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Cash ISAs Vs Equity ISAs

Written by John J Bloomfield

An ISA should be the very first point of call for anyone when starting to save or invest, but one of the first things you need to think about is do I want a Cash/Savings ISA or is an Equity/Investment ISA the most suitable for me.

The answer isn't as technically complicated as you might at first think you just need to ask yourself a couple of questions;

  1. Why are you putting money away?
  2. When do you think you will need to access the money?

Why are you putting the money away?

If you're trying to build up a pot of money so that you can meet the expenses of an unexpected bill or other financial hiccup then a Cash ISA is definitely the first type of account you should consider. It's stable, easily accessible and always there when you need it.

If however your wanting to build up a fund to use in the future either to provide you with an income later in life, to meet a specific financial goal such as covering the kids or grand kids university costs then an Equity or Investment ISA is likely to be much more appropriate. The return is likely to be a little more volatile but over time should be greater so you have to put less in to get more out.

When do you think you will need to access the money?

If you believe that you might need access to your money in less than 5 years then a Cash ISA will most certainly be the best option for you.

However, if your target is way off in the future then an Investment ISA is likely to be a far better option. The longer you are willing to hold an investment for the poorer value it makes cash ISA look in comparison to an Investment ISA.

The real return on cash savings can be quite poor in times of high inflation (such as now) and low interest rates (such as now). Real return refers to the rate you are receiving on your savings or Cash ISA minus the current rises in the cost of living (inflation). Currently (December 2013) the Retail Prices Index (A traditional measure of inflation) is running at 2.7% per year and the top rated instant access cash ISA is 1.51% per year. So in real terms the value of the money invested in that account is being reduced by 1.09% per year due to inflationary erosion. So even though the saver has achieved one of the best rates on the high street the value of their money is still falling. Now if this is short term savings for an emergency etc. then that is something you just have to accept, but if this is money that won't be needed for many years perhaps you should consider if an equity/investment ISA would be more prudent. You should take advice from an adviser, such as myself, before entering in to any form of long term investment.

Below you will see an interesting graph, it shows the change in value of £100 invested in either UK Equity or saved in cash since 1958.

GraphEquityvCashReturns

Read more: Cash ISAs Vs Equity ISAs

Under-performing ISA?

Written by John J Bloomfield

Chalk Board gradePotential clients often approach me about their existing ISA investments with comments along the lines of; "My ISA portfolio is underperforming I would like to transfer it to another one" it's a loaded question and one that I'm sure I could acquire loads of new clients from if I just replied "OK"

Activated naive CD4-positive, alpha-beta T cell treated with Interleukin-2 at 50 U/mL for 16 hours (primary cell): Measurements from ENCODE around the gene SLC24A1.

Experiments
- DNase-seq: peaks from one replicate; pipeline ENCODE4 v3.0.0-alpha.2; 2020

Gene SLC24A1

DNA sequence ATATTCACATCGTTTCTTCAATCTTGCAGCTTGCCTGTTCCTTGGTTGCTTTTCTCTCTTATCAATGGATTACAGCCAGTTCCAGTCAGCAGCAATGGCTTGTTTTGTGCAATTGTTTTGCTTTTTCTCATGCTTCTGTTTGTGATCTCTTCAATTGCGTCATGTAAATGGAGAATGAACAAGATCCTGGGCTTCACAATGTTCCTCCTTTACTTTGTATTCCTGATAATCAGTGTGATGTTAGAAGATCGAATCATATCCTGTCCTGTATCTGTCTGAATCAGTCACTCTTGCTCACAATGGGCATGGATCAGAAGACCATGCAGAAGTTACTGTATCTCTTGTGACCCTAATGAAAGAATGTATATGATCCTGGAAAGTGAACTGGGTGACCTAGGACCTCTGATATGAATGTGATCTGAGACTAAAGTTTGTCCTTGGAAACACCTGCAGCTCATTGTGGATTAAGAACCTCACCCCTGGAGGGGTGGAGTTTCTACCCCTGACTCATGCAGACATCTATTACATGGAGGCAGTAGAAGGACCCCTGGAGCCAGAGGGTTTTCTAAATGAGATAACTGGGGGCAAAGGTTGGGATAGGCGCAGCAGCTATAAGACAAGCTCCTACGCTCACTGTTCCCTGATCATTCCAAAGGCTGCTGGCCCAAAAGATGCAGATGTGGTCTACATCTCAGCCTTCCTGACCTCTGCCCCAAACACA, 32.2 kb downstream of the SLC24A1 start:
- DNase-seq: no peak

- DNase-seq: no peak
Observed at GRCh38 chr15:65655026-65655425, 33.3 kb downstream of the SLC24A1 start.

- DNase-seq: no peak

Read more: Under-performing ISA?

Not all Critical Illness Cover is the same: Angioplasty

Written by John J Bloomfield

Angioplasty Definition

In a recent blog post pointing out the benefits of using an adviser such as myself to arrange your life and critical insurance.

One of the key points I made was that we can get you a great deal on price but I also pointed out that not all policies are the same some are more generous than others on certain conditions than others and an adviser can help you to decide when it is worth paying a little more for a better policy or for one that has a more generous definition on a particular condition that you may have a particular concern about. So I thought I would give a few real world examples and starting at the top of the alphabet we have Angioplasty.

Read more: Not all Critical Illness Cover is the same: Angioplasty

Life Insurance & Critical Illness - Why you shouldn't buy from a search engine.

Written by John J Bloomfield

Life Insurer LogosCritical Illness insurance is a something that I am particularly passionate about. I have learned firsthand the benefit the cover can bring an it is more than money.

For those of you who don't already know in 2011 my wife was taken ill with what later diagnosed as Multiple Sclerosis, it was just 14 months after our twin boys had been delivered stillborn which had a negative financial effect on us as a couple as my wife had taken a significant period of time off work and I had taken a backward step with my work just looking after my existing clients for a while and not taking on any new business. Just knowing that we had insurance in the background made a big difference to us, in the short term. I was able to attend all her appointments with her and generally be away from work without worry.

Read more: Life Insurance & Critical Illness - Why you shouldn't buy from a search engine.

With-Profits Investments, is it Time to Cash in Or Transfer Out?

Written by John J Bloomfield

 Calculator and Money

So you have a With-Profits based investment and your wondering whether it is worth hanging on to it or if you should cash it in, or in the case of a pension transfer out.

In this article I will discuss the factors you should consider when weighing up your options.

The first thing that you really need to know is what sort of With-Profits fund your money is invested in, two types exist "conventional" sometimes called traditional and "unitised" you should be able to see which type you have from your policy documents.

Read more: With-Profits Investments, is it Time to Cash in Or Transfer Out?
 

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